# Deriving $Cov(X,Y,Z)$, is it even a thing?

So I am trying to derive a nice general formula for $Cov(X,Y,Z)$ and $Corr(X,Y,Z)$, I defined it as such $$Cov(X,Y,Z) = E[(X-E[X])(Y-E[Y])(Z-E[Z])]$$ $$Corr(X,Y,Z) = \frac {Cov(X,Y,Z)} {\sqrt{Var[X]Var[Y]Var[Z]}}$$

Now doing some algebra got me to this expression: $$Cov(X,Y,Z) = E[XYZ]-E[Z]E[XY]-E[X]E[ZY]-E[Y]E[XZ]+2E[X]E[Y]E[Z]$$

When I apply this formula however, my correlation is sometimes over 1 and below -1.

I have two questions:

1) Is the covariance ever defined this way (because I notice people always refer to the covariance matrix)?

2) Was my algebra wrong, or is the property $|COV|\le1$ is not transferable to 3 r.v.s?

• Notice that $E((X-E(X))^3) \neq E((X-E(X))^2)^{3/2} = \operatorname{Var}(X)^{3/2}$. Rather, it's something unrelated, called the third central moment of X. – aes Mar 13 '15 at 1:23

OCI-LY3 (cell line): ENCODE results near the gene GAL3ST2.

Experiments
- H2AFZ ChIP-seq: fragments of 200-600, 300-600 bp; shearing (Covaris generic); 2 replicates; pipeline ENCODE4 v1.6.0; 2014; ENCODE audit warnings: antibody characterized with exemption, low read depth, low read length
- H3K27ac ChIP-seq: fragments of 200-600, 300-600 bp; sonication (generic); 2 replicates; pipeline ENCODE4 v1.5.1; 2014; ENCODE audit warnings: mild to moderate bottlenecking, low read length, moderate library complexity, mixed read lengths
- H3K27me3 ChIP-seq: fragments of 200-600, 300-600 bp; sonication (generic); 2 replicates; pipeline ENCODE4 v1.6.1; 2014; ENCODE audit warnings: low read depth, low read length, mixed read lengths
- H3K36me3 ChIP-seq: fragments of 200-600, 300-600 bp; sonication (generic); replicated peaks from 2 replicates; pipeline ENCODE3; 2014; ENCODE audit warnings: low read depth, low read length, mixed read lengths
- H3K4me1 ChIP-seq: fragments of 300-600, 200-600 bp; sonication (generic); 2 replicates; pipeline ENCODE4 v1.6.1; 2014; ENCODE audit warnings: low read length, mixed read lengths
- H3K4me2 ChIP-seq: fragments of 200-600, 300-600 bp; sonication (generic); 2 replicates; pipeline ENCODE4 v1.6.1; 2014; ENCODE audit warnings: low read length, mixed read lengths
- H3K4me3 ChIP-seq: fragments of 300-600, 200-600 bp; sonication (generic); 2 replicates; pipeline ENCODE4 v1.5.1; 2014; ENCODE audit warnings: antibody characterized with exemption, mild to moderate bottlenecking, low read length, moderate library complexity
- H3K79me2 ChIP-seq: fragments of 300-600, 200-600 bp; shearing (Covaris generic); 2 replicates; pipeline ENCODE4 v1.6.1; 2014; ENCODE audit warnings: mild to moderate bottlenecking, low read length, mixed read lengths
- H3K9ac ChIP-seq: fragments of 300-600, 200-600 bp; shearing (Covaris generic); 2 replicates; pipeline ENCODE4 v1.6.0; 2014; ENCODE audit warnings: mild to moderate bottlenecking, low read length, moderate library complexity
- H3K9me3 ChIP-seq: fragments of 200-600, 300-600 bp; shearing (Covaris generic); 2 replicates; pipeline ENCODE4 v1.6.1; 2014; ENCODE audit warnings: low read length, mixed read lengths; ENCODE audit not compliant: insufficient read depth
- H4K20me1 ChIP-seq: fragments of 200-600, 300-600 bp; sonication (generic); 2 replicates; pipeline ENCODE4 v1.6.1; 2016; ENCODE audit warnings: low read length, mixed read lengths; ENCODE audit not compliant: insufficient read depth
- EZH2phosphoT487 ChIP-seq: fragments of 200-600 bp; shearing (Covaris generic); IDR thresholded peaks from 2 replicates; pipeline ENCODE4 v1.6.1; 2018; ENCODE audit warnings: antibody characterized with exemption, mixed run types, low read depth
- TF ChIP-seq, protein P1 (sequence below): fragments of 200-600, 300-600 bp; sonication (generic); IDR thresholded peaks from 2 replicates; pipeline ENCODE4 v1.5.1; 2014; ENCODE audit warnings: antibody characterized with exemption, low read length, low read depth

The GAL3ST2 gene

• so what you are saying is that this formulation of the Covariance is meaningless? – asosnovsky Mar 13 '15 at 1:25
• It isn't meaningless, but it isn't capturing some "single key relationship" between the three random variables like Correlation of two random variables does. Essentially it comes down to the fact that if you want to understand a function of three variables, you can't change variables such that there's one key number to pull out. What you've defined is one of the multivariate moments. – aes Mar 13 '15 at 1:31
• Oh okay, gotcha, thanks :D This is basically a generalized multivariate third moment. – asosnovsky Mar 13 '15 at 1:32